Friday, December 19, 2014

Stavoli Sopracengla

Monte Prat is a fun area to explore not too far east of here above the Tagliamento River.  I rode from home to Forgaria and then began the climb.  Not a killer but still challenging.  A bunch of University of Udine geology students were hammering on rock cliffs along the road.  Around 750 meters my rear tire went flat and I changed it quickly to avoid getting cold.  

Soon I reached the altopiano and pedaled easily, resting from the climb.  At the old hotel turn right through the forest.  Before long you reach an intersection with Via Agar, which heads northwest to Cjanet and Peonis.  To the north is the road for Monte Pedroc (900 meters).  But the road I was looking for was Via Ledrania, to the south.  Almost immediately it began plunging down the escarpment toward Lago Cornino.  After a few small groups of restored stone houses I reached end of pavement at 530 meters, below Stavoli Sopracengla.  From here a hiking trail descends to Lago Cornino.  I'll hike it someday.

I turned and headed back up the escarpment at a snail's pace: it's 2 km averaging 13% with ramps over 18%.   I made it but I was toast.  The decent was fun but the long ride home was tough.   After a month or so of rain it's time to start rebuilding my fitness.   

Via Agar toward Cjanet and Peonis

Road climbing to Pedroc and Cima Pala

Via Ledrania heading down the escarpment

Restored rustico near end of pavement

Tagliamento to south; grifoni were circling almost at eye-level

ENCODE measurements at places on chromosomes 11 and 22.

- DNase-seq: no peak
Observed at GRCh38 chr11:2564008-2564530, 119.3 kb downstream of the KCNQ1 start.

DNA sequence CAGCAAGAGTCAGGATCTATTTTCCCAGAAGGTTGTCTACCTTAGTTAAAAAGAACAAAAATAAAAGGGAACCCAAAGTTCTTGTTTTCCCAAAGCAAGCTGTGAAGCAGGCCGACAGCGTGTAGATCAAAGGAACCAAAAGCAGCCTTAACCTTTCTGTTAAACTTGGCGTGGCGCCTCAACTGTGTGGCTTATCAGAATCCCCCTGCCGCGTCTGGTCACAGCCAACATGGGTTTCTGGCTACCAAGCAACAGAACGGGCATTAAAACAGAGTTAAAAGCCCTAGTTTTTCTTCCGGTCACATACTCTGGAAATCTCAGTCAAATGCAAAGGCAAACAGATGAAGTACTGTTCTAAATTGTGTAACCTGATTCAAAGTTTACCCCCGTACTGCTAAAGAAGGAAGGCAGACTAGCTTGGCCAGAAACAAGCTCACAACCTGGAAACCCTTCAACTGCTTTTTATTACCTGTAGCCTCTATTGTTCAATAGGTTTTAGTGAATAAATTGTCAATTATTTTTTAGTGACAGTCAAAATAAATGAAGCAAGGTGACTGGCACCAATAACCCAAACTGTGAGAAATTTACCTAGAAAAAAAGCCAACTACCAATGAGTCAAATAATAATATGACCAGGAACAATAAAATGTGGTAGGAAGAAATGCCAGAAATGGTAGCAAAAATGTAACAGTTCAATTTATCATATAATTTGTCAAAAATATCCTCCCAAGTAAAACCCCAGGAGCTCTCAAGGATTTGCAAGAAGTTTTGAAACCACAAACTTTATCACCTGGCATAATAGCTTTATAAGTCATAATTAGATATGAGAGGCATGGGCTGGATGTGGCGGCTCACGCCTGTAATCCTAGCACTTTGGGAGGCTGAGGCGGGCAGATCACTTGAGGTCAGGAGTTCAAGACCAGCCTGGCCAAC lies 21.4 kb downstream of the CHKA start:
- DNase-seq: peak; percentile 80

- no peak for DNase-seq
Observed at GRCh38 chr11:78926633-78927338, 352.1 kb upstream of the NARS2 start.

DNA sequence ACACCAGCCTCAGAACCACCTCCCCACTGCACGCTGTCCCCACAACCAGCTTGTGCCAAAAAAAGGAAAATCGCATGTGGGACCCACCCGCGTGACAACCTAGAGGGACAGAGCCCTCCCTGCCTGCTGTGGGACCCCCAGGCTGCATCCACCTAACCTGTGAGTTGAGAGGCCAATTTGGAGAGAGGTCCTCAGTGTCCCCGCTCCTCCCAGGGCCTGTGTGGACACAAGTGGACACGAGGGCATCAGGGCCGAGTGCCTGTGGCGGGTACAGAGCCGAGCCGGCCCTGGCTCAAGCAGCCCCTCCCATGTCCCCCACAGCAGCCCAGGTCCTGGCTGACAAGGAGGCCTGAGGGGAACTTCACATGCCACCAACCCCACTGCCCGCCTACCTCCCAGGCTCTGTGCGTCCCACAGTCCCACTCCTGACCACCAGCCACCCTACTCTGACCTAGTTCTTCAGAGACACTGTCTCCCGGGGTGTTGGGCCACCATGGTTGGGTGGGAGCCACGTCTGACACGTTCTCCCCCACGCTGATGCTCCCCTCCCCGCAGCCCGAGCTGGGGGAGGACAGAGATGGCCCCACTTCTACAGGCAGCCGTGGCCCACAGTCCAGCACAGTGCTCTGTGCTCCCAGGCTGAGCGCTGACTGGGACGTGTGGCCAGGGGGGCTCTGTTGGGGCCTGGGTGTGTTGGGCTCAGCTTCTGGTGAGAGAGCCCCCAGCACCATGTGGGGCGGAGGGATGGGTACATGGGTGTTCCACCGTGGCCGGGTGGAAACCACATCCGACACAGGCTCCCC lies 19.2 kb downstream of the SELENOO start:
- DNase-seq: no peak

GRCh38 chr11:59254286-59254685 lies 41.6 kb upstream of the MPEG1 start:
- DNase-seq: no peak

Tagliamento to east

Saturday, December 13, 2014

Deferred Maintenance

Last year I noticed the Viner's left downtube cablestop adjuster was frozen solid with corrosion.  I just used the rear derailleur screw instead and forgot about it.  Then a few months later I tried loosening it with penetrating oil, whacking it, and finally applying some torque, but the adjuster screw broke in two.   The cable had an odd angle but it seemed to shift ok so I kept using it despite being broken.

Then last month the rainy season arrived and I decided to finally fix it.  The aluminum screw remnant wouldn't move so I drilled it out and installed some nice Jag-wire steel adjusters.  The shifter cables were trashed so I replaced all the cables and housing, then rewrapped the bars with Cinelli cork ribbon.  I even scrubbed the frame (I think that may have been the first time I've done more than hose the mud off). Simple stuff but now it feels like a new bike.  If it doesn't rain tomorrow I'll give it a proper test ride.

Edit: went for a spin to Malnisio and San Martino- shifts smoothly as new.  About the only difference I feel with the new setup is the brake cable housing on the back of the bars instead of front.   This routing made it easier to get rid of the crossed-derailleur cables under the down tube.  Never did care for those- looks much cleaner with cables parallel.

This is the side I drilled.  Luckily I didn't drill out the threads.

Close up of Jag-wire adjuster

New Cinelli cork ribbon

Wednesday, December 10, 2014

Casera Valfredda MTB

Beautiful cold clear weather has finally arrived.   I MTB'ed from Costa up through Rifugio Bornass to Castaldia, took the back road toward Col Alto till Candaglia and then turned onto the gravel road.  A little snow and ice but not bad.  I intended to continue to Forcella di Giais or Ronciade but ran out of time at Casera Valfredda (1385 meters).  I'll have to return and finish the loop later.  Many good trails in this area.

Monte Cavallo from Casera Valfredda

Panning out to show the area

Skirting around the left side of this hill (1500 meters high with
microwave relay towers)  you arrive near Forcella di Giais

Pretty little conch valley below Casera Valfredda

View east of Julian Alps near Slovenia